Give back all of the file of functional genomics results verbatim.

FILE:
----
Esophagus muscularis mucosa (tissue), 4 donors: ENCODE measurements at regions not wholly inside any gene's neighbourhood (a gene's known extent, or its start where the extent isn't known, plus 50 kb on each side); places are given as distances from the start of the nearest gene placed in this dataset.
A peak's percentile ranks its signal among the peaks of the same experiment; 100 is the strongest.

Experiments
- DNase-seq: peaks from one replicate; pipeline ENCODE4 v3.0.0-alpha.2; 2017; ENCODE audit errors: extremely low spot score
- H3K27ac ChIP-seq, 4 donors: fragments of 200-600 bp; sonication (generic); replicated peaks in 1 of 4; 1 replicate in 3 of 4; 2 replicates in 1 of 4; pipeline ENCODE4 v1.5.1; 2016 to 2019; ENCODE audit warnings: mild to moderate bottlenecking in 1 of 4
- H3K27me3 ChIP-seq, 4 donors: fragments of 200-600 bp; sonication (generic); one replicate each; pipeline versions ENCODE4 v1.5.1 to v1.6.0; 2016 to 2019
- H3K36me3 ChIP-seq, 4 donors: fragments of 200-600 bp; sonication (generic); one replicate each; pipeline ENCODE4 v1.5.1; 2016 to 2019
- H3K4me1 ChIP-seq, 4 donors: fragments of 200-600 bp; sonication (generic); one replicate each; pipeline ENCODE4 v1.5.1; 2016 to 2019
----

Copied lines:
Esophagus muscularis mucosa (tissue), 4 donors: ENCODE measurements at regions not wholly inside any gene's neighbourhood (a gene's known extent, or its start where the extent isn't known, plus 50 kb on each side); places are given as distances from the start of the nearest gene placed in this dataset.
A peak's percentile ranks its signal among the peaks of the same experiment; 100 is the strongest.

Experiments
- DNase-seq: peaks from one replicate; pipeline ENCODE4 v3.0.0-alpha.2; 2017; ENCODE audit errors: extremely low spot score
- H3K27ac ChIP-seq, 4 donors: fragments of 200-600 bp; sonication (generic); replicated peaks in 1 of 4; 1 replicate in 3 of 4; 2 replicates in 1 of 4; pipeline ENCODE4 v1.5.1; 2016 to 2019; ENCODE audit warnings: mild to moderate bottlenecking in 1 of 4
- H3K27me3 ChIP-seq, 4 donors: fragments of 200-600 bp; sonication (generic); one replicate each; pipeline versions ENCODE4 v1.5.1 to v1.6.0; 2016 to 2019
- H3K36me3 ChIP-seq, 4 donors: fragments of 200-600 bp; sonication (generic); one replicate each; pipeline ENCODE4 v1.5.1; 2016 to 2019
- H3K4me1 ChIP-seq, 4 donors: fragments of 200-600 bp; sonication (generic); one replicate each; pipeline ENCODE4 v1.5.1; 2016 to 2019